Long Term Investment Options For Retirement Fund Preparation

Long Term Investment Options For Retirement Fund Preparation – America’s current economic growth is now the second longest in history. Although the next recession hasn’t happened yet, it will happen at some point.

So let’s take a look at how to prepare your portfolio for a recession, including the specific sectors and asset classes that are best for retirees looking for a secure income stream. Complete and consistent.

Long Term Investment Options For Retirement Fund Preparation

Most investors divide their portfolios into three main asset classes: cash, bonds and stocks. Each group has its own strengths and weaknesses, both over the long term and in both bear and bear markets.

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Cash and cash equivalents (such as savings accounts and short-term U.S. Treasury bills) are a way to provide short-term liquidity so that you have enough money to cover your next expenses.

While these investments offer little income or capital growth (and provide a poor hedge against inflation), they can play a useful role in providing risk-free places to live.

Bonds are the second lowest risk asset class and the most reliable source of steady income during a recession. The disadvantage of most bonds is that they are not protected against inflation (since the interest payment is fixed), and their value fluctuates strongly depending on current interest rates.

However, financial advisers often advise older investors to hold at least some bonds because they have less exposure to so-called “risky assets” such as stocks. In fact, bonds can be a good buffer for a portfolio during a recession.

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For example, according to MFS Investments, global bond prices rose 12% in 2008 and 8% during the 2000-2002 tech crisis. However, as the fixed income performance chart below shows, not all bonds are created equal.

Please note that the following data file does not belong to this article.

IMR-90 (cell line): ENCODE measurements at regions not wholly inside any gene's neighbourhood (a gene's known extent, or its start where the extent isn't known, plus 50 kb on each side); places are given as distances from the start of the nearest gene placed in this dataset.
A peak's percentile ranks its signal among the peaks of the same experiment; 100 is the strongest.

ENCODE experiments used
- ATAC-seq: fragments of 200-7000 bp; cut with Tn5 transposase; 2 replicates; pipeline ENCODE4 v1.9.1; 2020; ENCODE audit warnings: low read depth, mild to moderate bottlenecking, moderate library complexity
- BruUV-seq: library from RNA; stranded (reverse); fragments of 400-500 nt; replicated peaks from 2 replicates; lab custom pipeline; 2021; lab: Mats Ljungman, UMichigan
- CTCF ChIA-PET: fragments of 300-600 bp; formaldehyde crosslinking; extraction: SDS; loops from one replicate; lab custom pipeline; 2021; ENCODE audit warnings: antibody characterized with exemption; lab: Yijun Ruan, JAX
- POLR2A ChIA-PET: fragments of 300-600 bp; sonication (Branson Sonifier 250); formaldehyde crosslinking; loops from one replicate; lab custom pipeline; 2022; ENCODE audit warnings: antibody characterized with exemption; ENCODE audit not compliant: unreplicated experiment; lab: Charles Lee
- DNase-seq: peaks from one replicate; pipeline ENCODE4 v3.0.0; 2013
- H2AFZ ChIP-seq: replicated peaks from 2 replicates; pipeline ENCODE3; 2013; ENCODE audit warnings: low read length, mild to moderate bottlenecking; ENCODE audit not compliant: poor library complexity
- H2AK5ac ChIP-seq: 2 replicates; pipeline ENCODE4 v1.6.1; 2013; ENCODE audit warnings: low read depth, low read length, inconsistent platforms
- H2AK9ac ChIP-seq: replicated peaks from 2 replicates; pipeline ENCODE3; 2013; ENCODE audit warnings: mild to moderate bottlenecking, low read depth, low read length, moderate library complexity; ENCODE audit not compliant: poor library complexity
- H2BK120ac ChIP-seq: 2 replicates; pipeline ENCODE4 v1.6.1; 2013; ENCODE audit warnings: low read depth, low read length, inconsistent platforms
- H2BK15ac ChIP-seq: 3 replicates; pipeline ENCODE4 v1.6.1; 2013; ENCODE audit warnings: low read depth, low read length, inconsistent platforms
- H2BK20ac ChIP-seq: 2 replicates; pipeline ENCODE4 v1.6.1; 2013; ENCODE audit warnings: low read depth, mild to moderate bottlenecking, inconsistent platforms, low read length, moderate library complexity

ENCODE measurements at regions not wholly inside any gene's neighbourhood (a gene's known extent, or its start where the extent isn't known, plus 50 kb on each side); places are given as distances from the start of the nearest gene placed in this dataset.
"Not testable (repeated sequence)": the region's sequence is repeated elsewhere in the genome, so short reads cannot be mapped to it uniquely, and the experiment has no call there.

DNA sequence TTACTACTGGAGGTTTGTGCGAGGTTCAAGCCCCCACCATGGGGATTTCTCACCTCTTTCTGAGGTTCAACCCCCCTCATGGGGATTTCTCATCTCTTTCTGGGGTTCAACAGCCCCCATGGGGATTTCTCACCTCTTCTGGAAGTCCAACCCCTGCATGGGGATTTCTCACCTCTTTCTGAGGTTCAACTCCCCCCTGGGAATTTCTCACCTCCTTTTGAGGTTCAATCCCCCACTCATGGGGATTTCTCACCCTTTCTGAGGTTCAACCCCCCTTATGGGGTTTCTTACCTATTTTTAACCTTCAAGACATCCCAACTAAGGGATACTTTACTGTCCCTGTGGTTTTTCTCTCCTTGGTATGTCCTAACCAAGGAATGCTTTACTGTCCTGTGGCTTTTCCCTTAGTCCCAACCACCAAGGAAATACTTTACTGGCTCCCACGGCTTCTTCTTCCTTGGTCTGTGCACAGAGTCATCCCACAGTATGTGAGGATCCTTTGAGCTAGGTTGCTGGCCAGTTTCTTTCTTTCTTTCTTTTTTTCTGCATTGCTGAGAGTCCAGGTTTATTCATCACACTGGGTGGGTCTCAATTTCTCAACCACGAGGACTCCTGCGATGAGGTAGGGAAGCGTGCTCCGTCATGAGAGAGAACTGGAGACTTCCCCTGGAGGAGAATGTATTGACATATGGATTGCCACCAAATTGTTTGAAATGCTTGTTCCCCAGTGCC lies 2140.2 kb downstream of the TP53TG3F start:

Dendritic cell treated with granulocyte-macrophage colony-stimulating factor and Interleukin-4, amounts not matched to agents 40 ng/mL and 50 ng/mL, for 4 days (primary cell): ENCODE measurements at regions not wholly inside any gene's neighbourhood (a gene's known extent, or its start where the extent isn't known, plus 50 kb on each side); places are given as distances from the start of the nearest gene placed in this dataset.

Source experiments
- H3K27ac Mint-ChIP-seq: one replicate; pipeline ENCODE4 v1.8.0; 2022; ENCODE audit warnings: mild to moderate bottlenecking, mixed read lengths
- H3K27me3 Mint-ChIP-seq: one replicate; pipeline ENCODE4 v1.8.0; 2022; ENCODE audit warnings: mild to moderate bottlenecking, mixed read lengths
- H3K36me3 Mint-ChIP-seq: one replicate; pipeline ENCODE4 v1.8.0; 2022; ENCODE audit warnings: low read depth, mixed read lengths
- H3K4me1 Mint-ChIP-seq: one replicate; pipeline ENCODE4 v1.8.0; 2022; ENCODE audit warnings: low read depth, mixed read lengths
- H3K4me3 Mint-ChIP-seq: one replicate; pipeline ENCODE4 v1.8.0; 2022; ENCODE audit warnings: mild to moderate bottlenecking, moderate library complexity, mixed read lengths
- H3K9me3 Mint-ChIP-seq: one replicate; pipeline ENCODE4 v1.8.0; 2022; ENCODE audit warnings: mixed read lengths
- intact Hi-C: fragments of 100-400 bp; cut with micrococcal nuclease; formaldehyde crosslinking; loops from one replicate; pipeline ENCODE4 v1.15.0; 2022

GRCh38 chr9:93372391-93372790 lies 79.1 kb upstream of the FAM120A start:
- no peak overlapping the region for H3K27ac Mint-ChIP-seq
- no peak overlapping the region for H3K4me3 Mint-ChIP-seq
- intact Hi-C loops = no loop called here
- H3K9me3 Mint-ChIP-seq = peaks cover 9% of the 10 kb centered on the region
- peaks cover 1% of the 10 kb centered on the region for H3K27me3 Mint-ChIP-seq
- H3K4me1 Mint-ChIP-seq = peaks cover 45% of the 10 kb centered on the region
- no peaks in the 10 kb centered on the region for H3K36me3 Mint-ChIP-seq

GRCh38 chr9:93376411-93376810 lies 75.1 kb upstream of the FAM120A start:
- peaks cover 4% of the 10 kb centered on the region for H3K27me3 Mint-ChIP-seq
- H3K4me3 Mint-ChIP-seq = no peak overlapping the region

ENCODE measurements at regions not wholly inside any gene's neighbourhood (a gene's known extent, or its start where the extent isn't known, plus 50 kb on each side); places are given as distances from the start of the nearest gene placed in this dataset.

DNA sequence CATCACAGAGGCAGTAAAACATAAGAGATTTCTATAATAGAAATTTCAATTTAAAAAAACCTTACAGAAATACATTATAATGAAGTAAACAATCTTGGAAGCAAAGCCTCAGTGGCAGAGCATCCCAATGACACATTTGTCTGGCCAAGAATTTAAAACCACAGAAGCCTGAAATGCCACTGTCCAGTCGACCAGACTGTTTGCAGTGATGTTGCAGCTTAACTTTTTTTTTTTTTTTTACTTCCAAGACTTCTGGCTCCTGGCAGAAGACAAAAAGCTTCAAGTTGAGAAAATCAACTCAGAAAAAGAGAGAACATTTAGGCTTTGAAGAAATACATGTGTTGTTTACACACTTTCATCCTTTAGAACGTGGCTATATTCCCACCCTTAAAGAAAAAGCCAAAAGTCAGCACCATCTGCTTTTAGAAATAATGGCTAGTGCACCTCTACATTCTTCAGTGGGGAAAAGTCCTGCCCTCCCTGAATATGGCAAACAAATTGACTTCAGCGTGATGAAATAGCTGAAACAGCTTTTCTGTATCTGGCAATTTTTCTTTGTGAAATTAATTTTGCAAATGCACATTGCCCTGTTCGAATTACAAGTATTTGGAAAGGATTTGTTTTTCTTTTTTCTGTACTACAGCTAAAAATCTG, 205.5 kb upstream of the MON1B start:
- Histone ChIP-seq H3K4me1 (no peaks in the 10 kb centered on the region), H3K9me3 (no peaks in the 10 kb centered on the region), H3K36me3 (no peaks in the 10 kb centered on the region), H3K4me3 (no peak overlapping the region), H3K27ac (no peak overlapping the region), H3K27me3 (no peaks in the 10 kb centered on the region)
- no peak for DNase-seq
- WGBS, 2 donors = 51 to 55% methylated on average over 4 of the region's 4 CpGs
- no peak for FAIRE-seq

In 2008, high-yield bonds fell by 26.2%, emerging market debt by 12%, while Treasuries rose by 13.7%. Those losses are still better than the S&P 500’s -37% return in 2008, but risk-averse investors inspired by the bond’s low volatility should still be selective when buying.

First, bonds, especially government bonds, are safe havens (US bonds are considered “risk-free”) and the risk of default is very low. Because of this, during recessions and bear markets, investors tend to shift money into less risky assets, which drives up their prices.

As the economy contracts, interest rates and inflation fall to lower levels, reducing the risk of inflation and reducing the purchasing power of bonds. Also, when interest rates fall, bond prices rise. The reason for this is that the new bonds are issued at a lower yield, so the intrinsic value of the existing bonds also increases in line with current market conditions.

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Finally, we come to stocks, which are the ownership shares of companies. Compared to bonds, stocks offer the advantages of better long-term total return, inflation protection, and income generation (many stocks offer higher dividend yields than bonds and increase payouts over time). The downside is that they are “risky assets” that often fall out of favor during recessions and fluctuate wildly in value over short periods of time.

Still, while it may seem counterintuitive that investors bracing for a recession should consider buying more cash and bonds, there are important reasons to own stocks regardless of age.

Specifically, since 1900, stocks have been the best-performing asset class in terms of both absolute return and, importantly, inflation-adjusted total return.

Unless your retirement portfolio is unusually large, most investors still need a mix of active stocks to ensure they have no money left for retirement.

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Let’s take a look at what stocks investors should own to minimize risk during a recession.

There are three main ways investors can “recession-proof” their portfolio stocks. The first is to invest in stocks that have historically produced lower-than-average volatility but have higher overall returns than the broader market.

Historically proven high yielding dividend growth stocks are among the best performing and least volatile asset classes. For example, between 1928 and 2017, a period that included the Great Depression and a market decline of more than 50%, the top 40% gainer in the S&P 500 had a total return of 11.2% per year (see 4. 5 below).